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Thread: Difficult M33?

  1. #11
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    Default Re: Difficult M33?



    Alec

    Definitely a binocular object. The smaller size in binoculars will concentrate the available light. You should find it easily in those skies of yours. Once you have done that, it will be easier to see in the scope.

    One tip is to try using a UHC or O111 filter. M33 has quite a large number of star forming regions, especially NGC604, and these can sometimes be enhanced using a filter.

    Looking forward to hearing of your success.
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  2. #12
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    Default Re: Difficult M33?

    Quote Originally Posted by hal2000 View Post

    One tip is to try using a UHC or O111 filter. M33 has quite a large number of star forming regions, especially NGC604, and these can sometimes be enhanced using a filter.
    Stevie,
    Yes, I wondered about an OIII. Might try to pinch one from our observatory this week.

    Alec.
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    Default Re: Difficult M33?

    Hello Alec,

    regarding the M33, my logbook tells: August through February, but the best views are as a rule in September and October. You'll need really dark skies to see this galaxy, the best way is to try it first with the binoculars.

    Regarding the filters, an UHC does the best job on the small apertures, enhancing the contrast of the spiral arms and of some of the star birth regions.

    Clear skies,

    JG
    Last edited by j.gardavsky; 08-05-2013 at 07:21 PM. Reason: added comment on filters
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    Default Re: Difficult M33?

    Quote Originally Posted by j.gardavsky View Post

    Regarding the filters, an UHC does the best job on the small apertures,

    JG
    Why would UHC be better than OIII JG?

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    Default Re: Difficult M33?

    Quote Originally Posted by Alec in France View Post
    Why would UHC be better than OIII JG?

    Alec.
    Hello Alec,

    I have been testing all filters in my arsenal when viewing the M33 through my 6incher.
    The best results has offered the Astronomik UHC, which transmits the OIII and H-Beta lines, and thanks to its more transmission in the blue below H-Beta, the filter also has better shown the spiral arms populated with the bluish OB stars associations.
    Another good filter has been the blue(RGB) CCD Baader, which transmits with 98% or better 400nm through about 510nm, including the OIII, H-Beta, H-Gamma, and the least important H-Delta. The blue(RGB) filter requires however very clear skies.

    The OIII filter extracts very well the NGC 604 star birth cloud, and through the larger apertures also some other star birth clouds, but the spiral arms become too dim. Some urban observers with larger Dobs prefer the OIII filter, but all what they can fix as a rule in the M33 is the NGC 604.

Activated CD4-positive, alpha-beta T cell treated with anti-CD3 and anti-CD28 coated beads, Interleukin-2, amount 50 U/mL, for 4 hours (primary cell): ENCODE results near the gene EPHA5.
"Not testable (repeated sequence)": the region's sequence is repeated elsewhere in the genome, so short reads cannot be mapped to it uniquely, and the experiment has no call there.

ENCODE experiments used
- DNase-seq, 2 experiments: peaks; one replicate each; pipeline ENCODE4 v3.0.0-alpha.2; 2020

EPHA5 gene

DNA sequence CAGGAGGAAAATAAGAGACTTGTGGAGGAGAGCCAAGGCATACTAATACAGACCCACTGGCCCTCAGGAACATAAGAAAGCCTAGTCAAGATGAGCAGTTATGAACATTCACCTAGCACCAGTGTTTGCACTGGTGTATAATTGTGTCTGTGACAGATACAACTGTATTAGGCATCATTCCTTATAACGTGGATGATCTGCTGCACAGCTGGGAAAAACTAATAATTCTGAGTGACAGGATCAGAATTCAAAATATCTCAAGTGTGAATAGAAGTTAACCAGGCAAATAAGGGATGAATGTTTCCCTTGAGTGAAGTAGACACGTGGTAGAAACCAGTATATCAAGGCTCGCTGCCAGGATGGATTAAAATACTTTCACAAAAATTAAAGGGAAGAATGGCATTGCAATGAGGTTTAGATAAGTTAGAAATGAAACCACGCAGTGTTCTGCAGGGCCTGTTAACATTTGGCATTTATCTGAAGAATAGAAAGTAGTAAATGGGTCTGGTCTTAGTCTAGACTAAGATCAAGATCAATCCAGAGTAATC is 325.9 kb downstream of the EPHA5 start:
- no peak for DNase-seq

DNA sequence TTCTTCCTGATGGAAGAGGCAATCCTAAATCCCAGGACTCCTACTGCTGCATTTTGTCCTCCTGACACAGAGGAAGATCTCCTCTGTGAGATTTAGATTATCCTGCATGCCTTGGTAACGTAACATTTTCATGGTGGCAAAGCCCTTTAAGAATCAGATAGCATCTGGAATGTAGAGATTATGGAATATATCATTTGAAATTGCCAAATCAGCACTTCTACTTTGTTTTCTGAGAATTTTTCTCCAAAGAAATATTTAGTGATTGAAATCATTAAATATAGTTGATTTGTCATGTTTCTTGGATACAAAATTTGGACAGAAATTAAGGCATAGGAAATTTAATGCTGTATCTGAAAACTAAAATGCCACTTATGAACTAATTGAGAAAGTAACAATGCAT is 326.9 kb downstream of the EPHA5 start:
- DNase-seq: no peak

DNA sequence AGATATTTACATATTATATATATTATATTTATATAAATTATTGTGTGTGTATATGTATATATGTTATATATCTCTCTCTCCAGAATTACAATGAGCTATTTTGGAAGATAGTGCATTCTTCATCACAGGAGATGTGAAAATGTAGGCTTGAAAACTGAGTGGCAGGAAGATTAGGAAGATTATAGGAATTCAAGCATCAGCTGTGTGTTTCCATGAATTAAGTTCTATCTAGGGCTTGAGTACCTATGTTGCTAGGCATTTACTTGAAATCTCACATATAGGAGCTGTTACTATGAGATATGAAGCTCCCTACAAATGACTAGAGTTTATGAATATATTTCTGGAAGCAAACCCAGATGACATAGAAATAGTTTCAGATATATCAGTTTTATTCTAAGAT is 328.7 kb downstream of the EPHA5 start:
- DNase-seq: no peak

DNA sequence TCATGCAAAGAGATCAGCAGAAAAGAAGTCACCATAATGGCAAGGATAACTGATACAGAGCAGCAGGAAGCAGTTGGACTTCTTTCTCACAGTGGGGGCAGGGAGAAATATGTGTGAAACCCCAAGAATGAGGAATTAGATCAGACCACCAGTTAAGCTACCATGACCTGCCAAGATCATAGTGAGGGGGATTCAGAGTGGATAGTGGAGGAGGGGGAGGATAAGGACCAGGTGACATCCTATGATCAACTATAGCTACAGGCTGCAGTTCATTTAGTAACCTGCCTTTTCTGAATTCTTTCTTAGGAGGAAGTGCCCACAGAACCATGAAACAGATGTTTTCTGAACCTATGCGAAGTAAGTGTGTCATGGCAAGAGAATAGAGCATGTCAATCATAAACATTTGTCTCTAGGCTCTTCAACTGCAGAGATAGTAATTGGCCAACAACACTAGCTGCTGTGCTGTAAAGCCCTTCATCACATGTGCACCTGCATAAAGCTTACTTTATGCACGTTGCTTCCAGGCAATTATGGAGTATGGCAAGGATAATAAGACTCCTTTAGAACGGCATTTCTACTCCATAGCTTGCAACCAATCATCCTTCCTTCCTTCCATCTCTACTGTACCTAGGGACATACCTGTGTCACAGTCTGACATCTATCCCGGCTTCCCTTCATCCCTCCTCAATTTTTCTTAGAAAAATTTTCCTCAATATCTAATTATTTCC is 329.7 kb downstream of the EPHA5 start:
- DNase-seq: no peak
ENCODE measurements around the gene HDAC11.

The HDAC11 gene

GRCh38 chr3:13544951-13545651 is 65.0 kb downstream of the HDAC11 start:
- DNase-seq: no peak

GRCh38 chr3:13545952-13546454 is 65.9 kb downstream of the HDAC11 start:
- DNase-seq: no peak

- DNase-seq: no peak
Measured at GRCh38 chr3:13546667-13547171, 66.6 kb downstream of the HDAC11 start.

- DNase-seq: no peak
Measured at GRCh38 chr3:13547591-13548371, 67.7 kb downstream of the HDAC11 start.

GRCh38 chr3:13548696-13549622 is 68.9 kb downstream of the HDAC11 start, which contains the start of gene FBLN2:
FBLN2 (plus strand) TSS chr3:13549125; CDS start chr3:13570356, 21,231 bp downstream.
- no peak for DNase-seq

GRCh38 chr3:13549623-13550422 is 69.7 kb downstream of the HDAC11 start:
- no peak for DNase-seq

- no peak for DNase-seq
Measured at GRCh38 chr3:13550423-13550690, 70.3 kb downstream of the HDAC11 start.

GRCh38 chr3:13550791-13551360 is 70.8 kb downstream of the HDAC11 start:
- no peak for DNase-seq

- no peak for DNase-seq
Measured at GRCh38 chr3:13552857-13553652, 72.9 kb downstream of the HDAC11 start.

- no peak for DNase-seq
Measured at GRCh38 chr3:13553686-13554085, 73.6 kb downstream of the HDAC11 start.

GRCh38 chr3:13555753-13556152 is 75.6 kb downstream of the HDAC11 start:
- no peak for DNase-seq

See also: M33 HII Regions and Star Clouds

    Happy hunting,

    JG
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    Default Re: Difficult M33?

    Truth be told, easily seeing M33 is basically all just a matter of observing under skies that are honestly worth observing under!

    Way too many hobbyists today are attempting to persue astronomy under light polluted sky condition much worse than would have passed off as totally unusabe just 20 years ago. The fact is that, in a good sky, you can see M33 faintly with just the unaided eye and it proves to be obvious with any instrumentation whatever.

    BrooksObs

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    Default Re: Difficult M33?

    Quote Originally Posted by hal2000 View Post
    Alec

    Definitely a binocular object. The smaller size in binoculars will concentrate the available light. You should find it easily in those skies of yours. Once you have done that, it will be easier to see in the scope.

    One tip is to try using a UHC or O111 filter. M33 has quite a large number of star forming regions, especially NGC604, and these can sometimes be enhanced using a filter.

    Looking forward to hearing of your success.
    Really? I never thought of that before, both the binoculars and the filters. I live in Bortle 6/7 skies, do you think it's possible in 10x50s or a 130mm telescope?
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    Default Re: Difficult M33?

    Joe

    I actually meant to try a filter with a telescope, and a low power eyepiece, but, it might be worth trying the filter with binos as well. M33 is not a difficult object, especially in skies like yours, and especially in binos.

    I have not tried a filter with binos for M33, but I managed to see the California nebula in Perseus, a much more difficult object than M33 (even though it is huge) by using this technique. I held the filter between my forefinger and thumb, and just used the binos as normal.

    I have to say, all the tips given in this thread are all equally good and equally valid. Identify its position and a few surrounding stars using Stellarium, use averted vision and a slow scanning motion, and don't stare, relax your eyes and just gaze. The galaxy will eventually reveal itself to you.

    So give it a try guys, you'll all be delighted with the results.
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  12. #19
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    Default Re: Difficult M33?

    Stevie,
    You just renewed my interest in finding this galaxy.
    Thanks for all your help!
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    Default Re: Difficult M33?

    that was a difficult one a week ago - used 32mm, 24 and 18 - averted vision all the way - very very faint

 

 
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